Lauren Hope

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Lauren Hope

*Trigger warning – suicide 

When I sit down and think about it I’ve said the word suicide more in the past two years than I said my entire childhood and adolescence. Two years ago I don’t even think I knew how to spell it right S-U-I-C-I-D-E.

“The act or instance of taking one’s own life voluntarily or intentionally,” as the dictionary says.

The thought of suicide never entered my existence growing up. I didn’t know anyone who died by suicide personally, we never talked about it in Physical Education class where we learned about hormones and our ever-changing bodies. The word never came out of my parent’s lips, my pastor’s lips, or my teachers.

The first time suicide entered my existence was on film in the movie, ‘Introducing Dorothy Dandridge’ with Halle Berry playing the lead. I found myself absorbed in the story of Dorothy Dandridge a beautiful singer and actress who rises from a nightclub to Hollywood stardom. Dorothy’s story tugged at my own little girl dreams of becoming a star, and making it big in Hollywood. Dorothy owned the screen in her most famous movie, ‘Carmen’. But, speckled in the midst of success was great pain and turmoil. Things I did not understand. The last scene of the movie still permeates in my mind. A Dorothy Dandridge is found dead at the age 42. If I remember the last scene right, Dorothy is looking at family pictures seemingly in sadness over the tragic parts of her life.

As morbid as it seems, there was something kind of romantic to me about Dorothy’s suicide, a tortured soul finds release in death. It is said towards the end of Dorothy’s life she had as little as $2 in her bank account, had endured two bad marriages, and the heartbreak of caring for a disabled child. In my young teenage mind, suicide seemed like a plausible way out. It made sense.

I never thought of looking at my this HBO special through my parent’s television that I would ever feel so hopeless I’d want to die by my own hands. But, in 2014 I did. I had been researching ways to seemingly die in your sleep for days. And, one May Day I decided it was time for my great escape, my time to fade away from the problems that ailed me. Each time Google search started with a bright logo from The National Suicide Prevention Lifeline. For minutes on end, I would stare at the green and black letters S-U-I-C-I-D-E with the telephone positioned as the letter C. Could the person on the other end of that line really help me in this moment when I all to do is escape? Will they call my parents? Will they lock me away in an institution?
I know now the answers to those questions. Yes, people who call the lifeline are more likely to connect to treatment. I could be hospitalized, and it was what I needed. No, each call is confidential.

But, I had no good frame of reference at that moment when I attempted to take my own life. I only remembered Dorothy, and how it seemed her death righted her wrongs, and punished the people who had hurt her. I survived my attempt, but the cold, sad truth is thousands don’t. I’m convinced part of the problem is – we don’t talk about suicide. In the nineties I was more concerned with catching AIDS, having a baby or getting black lung from cigarette smoke than suicide or mental health. I remember when I first started my career as a Certified Peer Recovery Specialist merely mentioning the word suicide made my body tense up. I would often say it in a whisper as if speaking the word spoke it into existence gave it legs, arms, and a body to grab hold of me or anyone hearing the word. My voice would quiver when he strong S sound escaped my lips S-U-I-C-I-D-E.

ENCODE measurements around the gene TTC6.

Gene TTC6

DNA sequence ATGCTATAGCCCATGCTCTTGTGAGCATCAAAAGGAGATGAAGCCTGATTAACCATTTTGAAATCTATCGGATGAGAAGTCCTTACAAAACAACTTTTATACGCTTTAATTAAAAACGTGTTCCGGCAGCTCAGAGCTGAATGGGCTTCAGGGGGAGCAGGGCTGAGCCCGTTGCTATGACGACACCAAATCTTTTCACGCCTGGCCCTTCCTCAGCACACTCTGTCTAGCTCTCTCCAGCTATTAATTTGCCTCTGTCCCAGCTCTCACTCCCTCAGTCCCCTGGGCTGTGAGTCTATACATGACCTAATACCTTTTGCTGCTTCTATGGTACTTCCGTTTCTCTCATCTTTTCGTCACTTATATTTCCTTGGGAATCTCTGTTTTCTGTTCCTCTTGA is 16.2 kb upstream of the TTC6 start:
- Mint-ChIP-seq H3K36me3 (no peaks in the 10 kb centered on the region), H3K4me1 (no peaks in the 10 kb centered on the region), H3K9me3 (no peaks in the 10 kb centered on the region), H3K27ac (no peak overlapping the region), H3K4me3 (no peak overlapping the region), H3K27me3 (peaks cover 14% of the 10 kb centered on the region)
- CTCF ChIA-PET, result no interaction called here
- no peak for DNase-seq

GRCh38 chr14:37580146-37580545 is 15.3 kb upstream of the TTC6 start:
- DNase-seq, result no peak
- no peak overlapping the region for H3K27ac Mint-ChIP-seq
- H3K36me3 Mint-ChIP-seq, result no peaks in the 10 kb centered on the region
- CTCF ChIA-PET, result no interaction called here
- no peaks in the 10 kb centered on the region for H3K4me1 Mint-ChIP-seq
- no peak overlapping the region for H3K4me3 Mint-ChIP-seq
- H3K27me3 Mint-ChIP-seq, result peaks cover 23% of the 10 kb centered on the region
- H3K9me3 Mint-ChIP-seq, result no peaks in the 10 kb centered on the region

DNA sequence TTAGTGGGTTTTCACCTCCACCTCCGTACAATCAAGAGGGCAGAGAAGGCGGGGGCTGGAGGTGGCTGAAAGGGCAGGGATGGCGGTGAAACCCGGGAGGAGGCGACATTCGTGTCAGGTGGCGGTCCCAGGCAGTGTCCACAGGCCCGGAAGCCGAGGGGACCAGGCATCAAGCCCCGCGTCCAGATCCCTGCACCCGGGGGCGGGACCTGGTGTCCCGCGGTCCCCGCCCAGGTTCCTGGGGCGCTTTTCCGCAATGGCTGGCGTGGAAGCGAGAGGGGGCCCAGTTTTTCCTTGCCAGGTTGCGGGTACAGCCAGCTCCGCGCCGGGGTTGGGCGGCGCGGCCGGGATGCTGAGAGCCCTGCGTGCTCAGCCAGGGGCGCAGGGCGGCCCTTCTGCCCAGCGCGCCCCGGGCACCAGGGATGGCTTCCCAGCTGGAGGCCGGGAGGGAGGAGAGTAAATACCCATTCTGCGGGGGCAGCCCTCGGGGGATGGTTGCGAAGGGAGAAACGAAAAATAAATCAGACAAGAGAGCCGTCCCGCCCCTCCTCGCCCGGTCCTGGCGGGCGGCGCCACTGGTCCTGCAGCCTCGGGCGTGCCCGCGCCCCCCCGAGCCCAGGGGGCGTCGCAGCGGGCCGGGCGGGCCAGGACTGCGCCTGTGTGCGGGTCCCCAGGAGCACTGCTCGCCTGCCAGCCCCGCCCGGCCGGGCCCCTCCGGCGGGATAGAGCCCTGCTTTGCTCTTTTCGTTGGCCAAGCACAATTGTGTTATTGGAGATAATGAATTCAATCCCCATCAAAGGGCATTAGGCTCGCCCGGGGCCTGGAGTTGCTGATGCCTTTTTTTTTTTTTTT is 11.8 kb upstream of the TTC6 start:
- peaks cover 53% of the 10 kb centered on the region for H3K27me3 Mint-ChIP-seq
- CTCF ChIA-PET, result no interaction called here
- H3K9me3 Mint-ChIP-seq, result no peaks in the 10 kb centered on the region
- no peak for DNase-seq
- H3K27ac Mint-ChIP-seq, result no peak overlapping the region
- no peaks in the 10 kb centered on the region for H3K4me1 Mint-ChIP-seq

Today, as a mental health speaker and advocate I say the word suicide more than I ever heard in my life as a teen. I am convinced that part of saving lives is talking about the realities of suicide and mental illness. We can’t begin to change this alarming suicide rates if we can’t even say it in our schools, churches, homes, or to our children. Silence on suicide is not an option. We have to be comfortable saying it, looking at it in the eye. Words have power. I know this as a journalist, social media personality, and writer. I hope moving forward we use the power of our voices, our words, and our time to take the silence out of S-U-I-C-I-D-E, take it out of the darkness and show people there is so much light left in the world and their lives are worthy of feeling the glow.

 

 

 

 

 

 

 

 

 

 

Lauren Hope is a mental health advocate and Peer Recovery Specialist in the City of Portsmouth. She was hired to address the opioid crisis in Hampton Roads. Her position allows her to offer support to people after overdoses, suicide attempts, and crisis. She has received several certifications in suicide prevention and over the past 2 years, she has traveled the state informing others about suicide, mental health wellness, and living in recovery. Hope first shared her mental health journey on a blog in 2016 and since then has traveled the state of Virginia giving speeches on suicide prevention, and living with mental illness. Hope is also a blogger, social media personality, and is currently working on a book about her mental health journey.

Lauren can be found on her website, Facebook, and Twitter.

By | 2018-07-20T16:29:33+00:00 July 20th, 2018|Categories: Stigma Fighters|0 Comments

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